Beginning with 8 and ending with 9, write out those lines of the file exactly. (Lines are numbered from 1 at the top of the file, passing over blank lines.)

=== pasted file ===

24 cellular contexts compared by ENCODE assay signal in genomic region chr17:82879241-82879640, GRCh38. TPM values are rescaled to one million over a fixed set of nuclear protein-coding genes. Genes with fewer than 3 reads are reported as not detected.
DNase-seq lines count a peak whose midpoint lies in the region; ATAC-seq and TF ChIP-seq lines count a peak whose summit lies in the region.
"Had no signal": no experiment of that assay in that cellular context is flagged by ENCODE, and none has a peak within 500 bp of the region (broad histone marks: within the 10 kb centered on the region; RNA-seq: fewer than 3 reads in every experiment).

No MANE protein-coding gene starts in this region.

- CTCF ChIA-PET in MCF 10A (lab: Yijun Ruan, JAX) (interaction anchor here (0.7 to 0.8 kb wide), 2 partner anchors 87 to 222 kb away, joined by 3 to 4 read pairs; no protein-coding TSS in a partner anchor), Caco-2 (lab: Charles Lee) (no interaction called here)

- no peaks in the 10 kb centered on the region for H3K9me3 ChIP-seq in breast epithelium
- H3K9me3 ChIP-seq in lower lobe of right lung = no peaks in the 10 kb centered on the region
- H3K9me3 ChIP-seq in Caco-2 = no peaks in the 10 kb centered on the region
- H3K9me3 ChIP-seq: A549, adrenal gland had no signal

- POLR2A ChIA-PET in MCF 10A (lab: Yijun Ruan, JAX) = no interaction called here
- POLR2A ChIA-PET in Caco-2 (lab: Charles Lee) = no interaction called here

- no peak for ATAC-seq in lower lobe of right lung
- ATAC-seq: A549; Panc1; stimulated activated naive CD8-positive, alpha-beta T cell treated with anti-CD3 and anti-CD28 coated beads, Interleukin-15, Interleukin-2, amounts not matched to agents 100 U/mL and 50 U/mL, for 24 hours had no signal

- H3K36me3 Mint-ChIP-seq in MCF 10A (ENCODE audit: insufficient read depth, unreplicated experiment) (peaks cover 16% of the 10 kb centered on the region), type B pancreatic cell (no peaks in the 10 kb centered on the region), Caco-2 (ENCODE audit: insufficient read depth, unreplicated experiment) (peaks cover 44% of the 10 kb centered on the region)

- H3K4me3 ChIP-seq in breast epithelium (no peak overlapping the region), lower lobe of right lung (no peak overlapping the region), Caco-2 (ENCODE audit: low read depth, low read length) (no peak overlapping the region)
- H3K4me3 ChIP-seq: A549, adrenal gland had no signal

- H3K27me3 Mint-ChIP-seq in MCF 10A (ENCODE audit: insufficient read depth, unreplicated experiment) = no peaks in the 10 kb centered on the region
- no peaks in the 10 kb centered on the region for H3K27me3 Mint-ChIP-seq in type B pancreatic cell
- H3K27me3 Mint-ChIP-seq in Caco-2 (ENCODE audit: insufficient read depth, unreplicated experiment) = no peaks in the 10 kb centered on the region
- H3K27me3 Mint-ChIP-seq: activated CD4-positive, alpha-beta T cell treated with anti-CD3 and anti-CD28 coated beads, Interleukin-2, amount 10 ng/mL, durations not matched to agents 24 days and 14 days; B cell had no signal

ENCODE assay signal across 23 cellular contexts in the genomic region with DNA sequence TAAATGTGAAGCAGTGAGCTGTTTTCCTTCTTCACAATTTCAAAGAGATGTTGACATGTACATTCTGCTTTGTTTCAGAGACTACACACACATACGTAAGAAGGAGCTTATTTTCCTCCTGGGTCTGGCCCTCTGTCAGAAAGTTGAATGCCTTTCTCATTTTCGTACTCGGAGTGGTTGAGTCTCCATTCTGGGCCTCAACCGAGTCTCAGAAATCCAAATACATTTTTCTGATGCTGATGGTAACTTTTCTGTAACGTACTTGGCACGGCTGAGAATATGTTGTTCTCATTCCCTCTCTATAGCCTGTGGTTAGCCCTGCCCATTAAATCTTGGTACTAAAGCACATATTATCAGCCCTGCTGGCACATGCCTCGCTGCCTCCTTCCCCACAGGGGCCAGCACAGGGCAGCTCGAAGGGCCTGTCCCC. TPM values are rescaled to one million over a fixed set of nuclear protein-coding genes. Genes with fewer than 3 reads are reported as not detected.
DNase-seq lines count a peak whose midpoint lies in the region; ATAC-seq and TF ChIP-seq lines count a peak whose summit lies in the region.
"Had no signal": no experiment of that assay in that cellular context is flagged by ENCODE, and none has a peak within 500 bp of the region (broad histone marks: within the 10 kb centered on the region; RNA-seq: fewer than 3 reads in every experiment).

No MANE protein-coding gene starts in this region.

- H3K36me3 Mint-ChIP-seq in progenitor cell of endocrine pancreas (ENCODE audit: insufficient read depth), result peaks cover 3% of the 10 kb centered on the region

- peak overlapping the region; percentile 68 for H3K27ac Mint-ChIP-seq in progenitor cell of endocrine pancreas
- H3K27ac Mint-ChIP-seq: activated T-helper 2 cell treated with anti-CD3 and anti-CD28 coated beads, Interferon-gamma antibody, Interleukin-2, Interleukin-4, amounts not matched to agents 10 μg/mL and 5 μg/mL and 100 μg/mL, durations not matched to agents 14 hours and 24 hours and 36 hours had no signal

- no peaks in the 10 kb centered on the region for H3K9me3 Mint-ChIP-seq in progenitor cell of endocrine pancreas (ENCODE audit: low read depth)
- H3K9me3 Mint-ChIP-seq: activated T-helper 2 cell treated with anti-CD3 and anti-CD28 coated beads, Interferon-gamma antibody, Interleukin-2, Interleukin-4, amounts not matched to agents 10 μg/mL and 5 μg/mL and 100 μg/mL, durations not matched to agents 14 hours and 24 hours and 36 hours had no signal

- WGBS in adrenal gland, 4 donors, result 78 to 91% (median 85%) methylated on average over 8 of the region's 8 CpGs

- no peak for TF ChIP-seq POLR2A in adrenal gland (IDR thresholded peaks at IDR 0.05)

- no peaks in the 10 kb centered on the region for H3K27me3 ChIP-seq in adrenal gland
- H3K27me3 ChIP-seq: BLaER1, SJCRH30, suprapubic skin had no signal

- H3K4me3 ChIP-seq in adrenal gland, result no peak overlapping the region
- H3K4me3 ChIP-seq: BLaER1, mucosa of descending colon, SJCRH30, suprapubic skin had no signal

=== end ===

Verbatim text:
- H3K9me3 ChIP-seq in Caco-2 = no peaks in the 10 kb centered on the region
- H3K9me3 ChIP-seq: A549, adrenal gland had no signal